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Home  >>  CBSE XII  >>  Math  >>  Matrices
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Show that $A'A$ and $AA'$ are both symmetric matrices for any matrix A

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Toolbox:
  • A square matrix A=[a$_{ij}$] is said to be symmetric if A'=A that is $[a_{ij}]=[a_{ji}]$ for all possible value of i and j.
  • If A_{i,j} be a matrix m*n matrix , then the matrix obtained by interchanging the rows and column of A is called as transpose of A.
Step1:
To prove:
AA' is symmetric matrix
From the property of transpose of matrix we have [$(AB)'=B'A']$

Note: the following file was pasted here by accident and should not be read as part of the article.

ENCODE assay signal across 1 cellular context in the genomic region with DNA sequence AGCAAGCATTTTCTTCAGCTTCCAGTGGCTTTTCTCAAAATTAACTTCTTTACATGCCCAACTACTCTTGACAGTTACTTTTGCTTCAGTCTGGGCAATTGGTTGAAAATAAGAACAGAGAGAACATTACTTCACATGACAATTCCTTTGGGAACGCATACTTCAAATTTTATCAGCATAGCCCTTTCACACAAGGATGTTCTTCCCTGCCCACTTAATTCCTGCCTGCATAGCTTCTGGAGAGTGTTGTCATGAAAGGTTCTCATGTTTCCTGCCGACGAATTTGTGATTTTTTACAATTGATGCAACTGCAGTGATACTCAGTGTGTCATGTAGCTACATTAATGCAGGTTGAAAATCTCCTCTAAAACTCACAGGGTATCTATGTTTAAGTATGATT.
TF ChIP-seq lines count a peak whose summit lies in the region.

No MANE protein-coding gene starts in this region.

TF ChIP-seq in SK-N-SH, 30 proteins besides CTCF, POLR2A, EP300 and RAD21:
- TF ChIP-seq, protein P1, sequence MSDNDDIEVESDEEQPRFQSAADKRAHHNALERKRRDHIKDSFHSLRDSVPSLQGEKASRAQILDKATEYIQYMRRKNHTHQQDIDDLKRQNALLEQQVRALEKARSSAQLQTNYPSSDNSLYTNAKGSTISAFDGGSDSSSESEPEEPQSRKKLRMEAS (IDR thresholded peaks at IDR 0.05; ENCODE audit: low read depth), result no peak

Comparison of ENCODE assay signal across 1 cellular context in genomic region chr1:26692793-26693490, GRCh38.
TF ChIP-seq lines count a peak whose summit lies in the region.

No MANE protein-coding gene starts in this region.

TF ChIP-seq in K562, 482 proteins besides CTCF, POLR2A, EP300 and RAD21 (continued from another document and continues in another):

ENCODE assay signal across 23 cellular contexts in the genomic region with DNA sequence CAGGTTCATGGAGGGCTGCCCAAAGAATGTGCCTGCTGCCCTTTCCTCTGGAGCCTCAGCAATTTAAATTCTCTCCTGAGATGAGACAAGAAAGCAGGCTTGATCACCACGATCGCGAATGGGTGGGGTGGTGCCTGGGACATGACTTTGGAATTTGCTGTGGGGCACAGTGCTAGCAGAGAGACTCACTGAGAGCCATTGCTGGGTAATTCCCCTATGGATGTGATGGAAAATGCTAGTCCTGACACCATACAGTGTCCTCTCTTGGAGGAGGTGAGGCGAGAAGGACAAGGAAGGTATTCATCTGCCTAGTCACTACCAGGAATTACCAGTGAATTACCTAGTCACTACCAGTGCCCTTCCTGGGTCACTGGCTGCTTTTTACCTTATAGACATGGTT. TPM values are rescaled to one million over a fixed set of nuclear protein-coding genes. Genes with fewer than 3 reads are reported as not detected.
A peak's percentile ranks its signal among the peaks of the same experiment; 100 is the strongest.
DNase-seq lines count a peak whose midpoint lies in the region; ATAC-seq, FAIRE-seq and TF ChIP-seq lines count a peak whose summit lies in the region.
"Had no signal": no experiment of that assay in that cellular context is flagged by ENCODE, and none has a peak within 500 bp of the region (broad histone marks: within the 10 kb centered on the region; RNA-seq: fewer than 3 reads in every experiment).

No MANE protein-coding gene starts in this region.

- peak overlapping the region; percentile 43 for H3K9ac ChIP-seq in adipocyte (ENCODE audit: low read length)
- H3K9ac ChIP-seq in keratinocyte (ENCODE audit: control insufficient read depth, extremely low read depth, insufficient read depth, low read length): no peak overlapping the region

Hence on taking whole transpose of AA' we get
$(AA')'=(A')'A'$
$(A')'A'=AA'$ [we know (A')'=A]
Hence we get (AA')'=AA'
Hence we can say $AA'$ is symmetric,
Step2:
To prove:
A'A is symmetric matrix
From the property of transpose of matrix we have [$(AB)'=B'A']$
Hence on taking whole transpose of AA' we get
$(A'A)'=A'(A')'$
We know that $(A')'=A$
$(A'A)'=A'A$
$\Rightarrow A'A\rightarrow $ is symmetric.
$A'A$ & $AA'$ are symmetric for square matrix.
answered Mar 23, 2013 by sharmaaparna1
 

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